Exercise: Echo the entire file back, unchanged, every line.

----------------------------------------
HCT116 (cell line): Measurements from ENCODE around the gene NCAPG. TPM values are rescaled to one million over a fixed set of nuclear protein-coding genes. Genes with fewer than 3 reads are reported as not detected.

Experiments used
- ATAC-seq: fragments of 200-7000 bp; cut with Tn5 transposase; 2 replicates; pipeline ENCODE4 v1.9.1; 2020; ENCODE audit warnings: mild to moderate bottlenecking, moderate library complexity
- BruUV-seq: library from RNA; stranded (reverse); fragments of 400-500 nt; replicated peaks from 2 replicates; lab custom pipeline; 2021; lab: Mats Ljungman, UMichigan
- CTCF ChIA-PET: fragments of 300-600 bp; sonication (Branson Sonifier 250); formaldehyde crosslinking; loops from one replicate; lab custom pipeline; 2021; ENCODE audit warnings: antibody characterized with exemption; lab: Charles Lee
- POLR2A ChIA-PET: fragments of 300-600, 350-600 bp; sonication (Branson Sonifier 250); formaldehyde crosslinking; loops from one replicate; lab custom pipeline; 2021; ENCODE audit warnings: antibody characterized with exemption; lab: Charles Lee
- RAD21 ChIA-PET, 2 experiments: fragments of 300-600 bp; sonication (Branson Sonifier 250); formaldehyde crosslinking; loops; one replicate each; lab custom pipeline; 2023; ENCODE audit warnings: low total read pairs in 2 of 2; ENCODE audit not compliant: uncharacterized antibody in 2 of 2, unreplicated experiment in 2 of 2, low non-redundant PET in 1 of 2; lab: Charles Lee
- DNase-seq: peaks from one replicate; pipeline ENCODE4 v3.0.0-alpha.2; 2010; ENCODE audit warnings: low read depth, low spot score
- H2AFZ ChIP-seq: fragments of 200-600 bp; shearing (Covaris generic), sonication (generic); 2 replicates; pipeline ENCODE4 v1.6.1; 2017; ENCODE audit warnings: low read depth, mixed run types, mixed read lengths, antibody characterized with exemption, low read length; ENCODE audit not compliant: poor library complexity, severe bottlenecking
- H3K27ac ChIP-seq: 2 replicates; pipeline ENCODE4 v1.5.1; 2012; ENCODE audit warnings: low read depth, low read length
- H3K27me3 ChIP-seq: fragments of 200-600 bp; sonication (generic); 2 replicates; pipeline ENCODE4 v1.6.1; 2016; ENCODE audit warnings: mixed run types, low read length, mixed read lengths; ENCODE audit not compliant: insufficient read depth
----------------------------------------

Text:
HCT116 (cell line): Measurements from ENCODE around the gene NCAPG. TPM values are rescaled to one million over a fixed set of nuclear protein-coding genes. Genes with fewer than 3 reads are reported as not detected.

Experiments used
- ATAC-seq: fragments of 200-7000 bp; cut with Tn5 transposase; 2 replicates; pipeline ENCODE4 v1.9.1; 2020; ENCODE audit warnings: mild to moderate bottlenecking, moderate library complexity
- BruUV-seq: library from RNA; stranded (reverse); fragments of 400-500 nt; replicated peaks from 2 replicates; lab custom pipeline; 2021; lab: Mats Ljungman, UMichigan
- CTCF ChIA-PET: fragments of 300-600 bp; sonication (Branson Sonifier 250); formaldehyde crosslinking; loops from one replicate; lab custom pipeline; 2021; ENCODE audit warnings: antibody characterized with exemption; lab: Charles Lee
- POLR2A ChIA-PET: fragments of 300-600, 350-600 bp; sonication (Branson Sonifier 250); formaldehyde crosslinking; loops from one replicate; lab custom pipeline; 2021; ENCODE audit warnings: antibody characterized with exemption; lab: Charles Lee
- RAD21 ChIA-PET, 2 experiments: fragments of 300-600 bp; sonication (Branson Sonifier 250); formaldehyde crosslinking; loops; one replicate each; lab custom pipeline; 2023; ENCODE audit warnings: low total read pairs in 2 of 2; ENCODE audit not compliant: uncharacterized antibody in 2 of 2, unreplicated experiment in 2 of 2, low non-redundant PET in 1 of 2; lab: Charles Lee
- DNase-seq: peaks from one replicate; pipeline ENCODE4 v3.0.0-alpha.2; 2010; ENCODE audit warnings: low read depth, low spot score
- H2AFZ ChIP-seq: fragments of 200-600 bp; shearing (Covaris generic), sonication (generic); 2 replicates; pipeline ENCODE4 v1.6.1; 2017; ENCODE audit warnings: low read depth, mixed run types, mixed read lengths, antibody characterized with exemption, low read length; ENCODE audit not compliant: poor library complexity, severe bottlenecking
- H3K27ac ChIP-seq: 2 replicates; pipeline ENCODE4 v1.5.1; 2012; ENCODE audit warnings: low read depth, low read length
- H3K27me3 ChIP-seq: fragments of 200-600 bp; sonication (generic); 2 replicates; pipeline ENCODE4 v1.6.1; 2016; ENCODE audit warnings: mixed run types, low read length, mixed read lengths; ENCODE audit not compliant: insufficient read depth